Silencing the Earth’s Defenders: The Fossil Fuel Industry’s Assault on Protest

In a world where the phrase “climate crisis” is becoming an understatement, the guardians of our planet—those who stand up against the Goliaths of the fossil fuel industry—are facing an orchestrated crackdown. It’s a scenario where money doesn’t just talk; it legislates.

Let’s cut to the chase: The fossil fuel industry, those titans of tar sands and barons of big oil, are spending their millions not just on drilling and spilling, but on silencing dissent. According to the watchdogs over at Greenpeace USA, around 60 percent of U.S. gas and oil operations are now insulated from the pesky inconvenience of protest and civil disobedience, all thanks to a slew of anti-protest bills that are popping up across the country like wildfire.

These aren’t your garden-variety laws. These are hyper-charged statutes that turn standing up for the land, water, and air into a high-stakes game of legal Russian roulette. With 18 states already on board and another four with their fingers on the trigger, the message is clear: oppose us and face the consequences.

It’s a playbook straight out of the American Legislative Exchange Council (ALEC), that shadowy industry-funded group that writes template laws for eager legislators. And it’s not just any old industry backing these bills—no, sir. We’re talking about the likes of ExxonMobil, Koch Industries, and Marathon Petroleum, with a dash of Canadian flavor from Enbridge and TC Energy.

But wait, there’s more: these fossil fuel and energy companies didn’t just support these bills with good vibes and positive energy. They dropped more than $5 million into the coffers of state lawmakers who championed these anti-protest laws. That’s a lot of green for keeping things not so green.

The report from Greenpeace USA, “Dollars v Democracy 2023,” isn’t just a catchy title; it’s a deep dive into the tactics employed since the Standing Rock protests in 2016. We’re talking mass arrests, spurious litigation, and sharing of intelligence, complemented by harsh policing tactics to paint activists as the bad guys.

And it’s not just in the USA; this is part of a worldwide strategy to keep environmental activists quiet, discredit their work, and criminalize their existence. Because, as Greenpeace USA’s executive director Ebony Twilley Martin puts it, front-liners should not be risking their lives just to ensure the planet remains hospitable for human life.

In the sinister shadows of this struggle, more than 250 anti-protest bills have crept into legislation in 45 states. These include laws that eliminate driver liability for hitting protesters and create felony offenses for protests that could be interpreted as riots.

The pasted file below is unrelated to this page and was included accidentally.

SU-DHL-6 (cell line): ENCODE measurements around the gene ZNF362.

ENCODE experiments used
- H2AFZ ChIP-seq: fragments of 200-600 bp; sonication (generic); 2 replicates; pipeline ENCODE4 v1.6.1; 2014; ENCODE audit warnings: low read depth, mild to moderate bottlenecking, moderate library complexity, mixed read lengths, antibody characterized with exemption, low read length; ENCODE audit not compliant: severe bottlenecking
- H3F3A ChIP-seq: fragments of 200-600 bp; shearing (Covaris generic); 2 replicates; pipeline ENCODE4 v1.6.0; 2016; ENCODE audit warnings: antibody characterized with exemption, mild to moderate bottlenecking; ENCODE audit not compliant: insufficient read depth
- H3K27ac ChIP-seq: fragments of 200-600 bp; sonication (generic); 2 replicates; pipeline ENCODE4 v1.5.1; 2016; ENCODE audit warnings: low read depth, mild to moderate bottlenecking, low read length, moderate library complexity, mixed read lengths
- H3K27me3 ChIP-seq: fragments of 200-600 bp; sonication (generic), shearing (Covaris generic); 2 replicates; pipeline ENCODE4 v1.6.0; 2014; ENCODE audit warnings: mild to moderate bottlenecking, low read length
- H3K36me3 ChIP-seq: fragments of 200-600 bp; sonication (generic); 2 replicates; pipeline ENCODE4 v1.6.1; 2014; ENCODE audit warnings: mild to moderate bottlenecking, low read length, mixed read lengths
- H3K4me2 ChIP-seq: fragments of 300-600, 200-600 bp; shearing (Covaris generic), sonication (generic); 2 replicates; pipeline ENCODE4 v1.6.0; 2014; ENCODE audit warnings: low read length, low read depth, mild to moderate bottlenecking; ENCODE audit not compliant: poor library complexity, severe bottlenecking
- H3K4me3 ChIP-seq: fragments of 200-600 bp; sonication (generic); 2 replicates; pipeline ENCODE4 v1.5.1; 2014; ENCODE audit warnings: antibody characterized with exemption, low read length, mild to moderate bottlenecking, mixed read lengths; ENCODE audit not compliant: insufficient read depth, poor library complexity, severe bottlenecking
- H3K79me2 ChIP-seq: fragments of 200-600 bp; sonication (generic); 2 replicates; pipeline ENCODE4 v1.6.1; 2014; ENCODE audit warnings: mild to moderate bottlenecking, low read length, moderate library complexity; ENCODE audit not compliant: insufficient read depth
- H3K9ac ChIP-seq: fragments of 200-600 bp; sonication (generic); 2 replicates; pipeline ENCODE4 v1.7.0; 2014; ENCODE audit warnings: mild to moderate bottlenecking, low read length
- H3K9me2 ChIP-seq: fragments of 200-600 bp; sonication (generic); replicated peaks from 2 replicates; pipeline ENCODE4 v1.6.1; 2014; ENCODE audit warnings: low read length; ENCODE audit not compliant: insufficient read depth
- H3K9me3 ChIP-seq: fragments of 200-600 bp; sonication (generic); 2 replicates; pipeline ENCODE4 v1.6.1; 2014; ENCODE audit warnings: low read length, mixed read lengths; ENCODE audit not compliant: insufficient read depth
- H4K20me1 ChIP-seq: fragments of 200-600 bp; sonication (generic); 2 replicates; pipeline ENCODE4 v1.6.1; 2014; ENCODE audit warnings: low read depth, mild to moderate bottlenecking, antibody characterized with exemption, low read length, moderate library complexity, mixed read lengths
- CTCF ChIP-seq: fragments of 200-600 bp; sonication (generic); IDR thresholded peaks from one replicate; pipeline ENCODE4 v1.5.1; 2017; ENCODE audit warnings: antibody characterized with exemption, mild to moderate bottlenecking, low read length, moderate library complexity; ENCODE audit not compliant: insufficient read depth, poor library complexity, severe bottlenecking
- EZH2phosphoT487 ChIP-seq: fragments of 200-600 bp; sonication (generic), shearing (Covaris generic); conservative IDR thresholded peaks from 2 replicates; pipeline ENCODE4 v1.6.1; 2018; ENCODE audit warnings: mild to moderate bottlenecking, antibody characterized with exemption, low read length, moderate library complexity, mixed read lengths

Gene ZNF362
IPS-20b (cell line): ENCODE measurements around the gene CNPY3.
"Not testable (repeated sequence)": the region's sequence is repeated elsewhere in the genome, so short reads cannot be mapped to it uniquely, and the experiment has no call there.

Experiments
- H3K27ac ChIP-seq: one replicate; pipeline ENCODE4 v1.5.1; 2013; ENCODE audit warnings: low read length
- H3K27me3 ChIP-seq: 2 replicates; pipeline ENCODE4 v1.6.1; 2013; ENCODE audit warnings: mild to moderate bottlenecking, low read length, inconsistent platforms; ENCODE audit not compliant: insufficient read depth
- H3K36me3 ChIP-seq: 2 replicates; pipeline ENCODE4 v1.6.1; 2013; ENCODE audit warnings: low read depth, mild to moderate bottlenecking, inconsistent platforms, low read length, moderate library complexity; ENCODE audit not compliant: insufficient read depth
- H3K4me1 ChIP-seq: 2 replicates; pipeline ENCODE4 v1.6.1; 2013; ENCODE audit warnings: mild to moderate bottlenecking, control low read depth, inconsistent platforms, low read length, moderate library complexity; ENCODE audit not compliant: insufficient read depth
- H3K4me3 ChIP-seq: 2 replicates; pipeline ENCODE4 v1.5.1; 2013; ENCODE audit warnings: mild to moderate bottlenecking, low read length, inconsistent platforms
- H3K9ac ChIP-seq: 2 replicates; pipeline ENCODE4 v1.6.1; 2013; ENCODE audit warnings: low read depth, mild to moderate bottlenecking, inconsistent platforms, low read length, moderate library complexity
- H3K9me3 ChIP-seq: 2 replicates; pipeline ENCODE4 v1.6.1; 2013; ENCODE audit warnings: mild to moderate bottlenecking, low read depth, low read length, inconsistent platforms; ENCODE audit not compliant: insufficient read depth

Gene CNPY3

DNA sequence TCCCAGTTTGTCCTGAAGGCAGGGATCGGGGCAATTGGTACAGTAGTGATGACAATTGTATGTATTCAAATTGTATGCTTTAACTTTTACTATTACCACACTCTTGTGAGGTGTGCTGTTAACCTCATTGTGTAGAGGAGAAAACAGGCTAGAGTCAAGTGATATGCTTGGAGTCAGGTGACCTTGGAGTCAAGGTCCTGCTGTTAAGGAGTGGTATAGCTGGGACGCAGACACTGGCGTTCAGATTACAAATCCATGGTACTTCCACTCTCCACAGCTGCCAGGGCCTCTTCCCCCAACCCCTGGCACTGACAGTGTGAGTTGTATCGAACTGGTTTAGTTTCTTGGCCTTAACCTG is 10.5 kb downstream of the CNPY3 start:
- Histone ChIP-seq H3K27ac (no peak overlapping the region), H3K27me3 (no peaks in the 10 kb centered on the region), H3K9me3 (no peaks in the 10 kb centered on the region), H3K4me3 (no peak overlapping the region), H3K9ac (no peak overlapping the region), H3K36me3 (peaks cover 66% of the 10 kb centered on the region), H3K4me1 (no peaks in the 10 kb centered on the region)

The justifications for these bills are paper-thin. Lawmakers claim it’s all about preventing violence, but we all know that’s a smokescreen. The vast majority of protests in the land of the free are exactly that—free of violence.

Take Minnesota, for example, where over a thousand arrests were made of nonviolent protesters by law enforcement financially backed by none other than Enbridge. They’re being slapped with charges that could change their lives forever, all for standing up to a pipeline infringing on Indigenous lands.

And let’s not forget the SLAPPs—those lawsuits that hit activists with the subtlety of a sledgehammer. Companies like ExxonMobil and Chevron are using these to intimidate and exhaust those who dare to oppose them.

This year has already seen an environmental activist shot by police in Atlanta, marking a new grim chapter in this ongoing saga of suppression. And with racketeering charges being slapped on community organizers in Georgia and multi-million dollar civil lawsuits in Virginia, the stakes have never been higher.

The message from the Greenpeace report is crystal clear: it’s time for policymakers to take a stand. Repeal these draconian anti-protest laws, respect treaties with Indigenous communities, and enact anti-SLAPP laws to protect the voice of dissent.

The American Petroleum Institute claims to support peaceful protest, but their actions speak louder than their words. In their world, confronting climate change without delaying America’s energy options means maintaining a status quo that’s as toxic to democracy as it is to our environment.

To the fossil fuel industry, our planet’s defenders are more than just a thorn in their side—they’re a threat to their bottom line. But for those who believe in a world where air and water are rights, not privileges, the fight continues. And as the climate crisis accelerates, so too must our resolve to keep the earth—and our voices—free.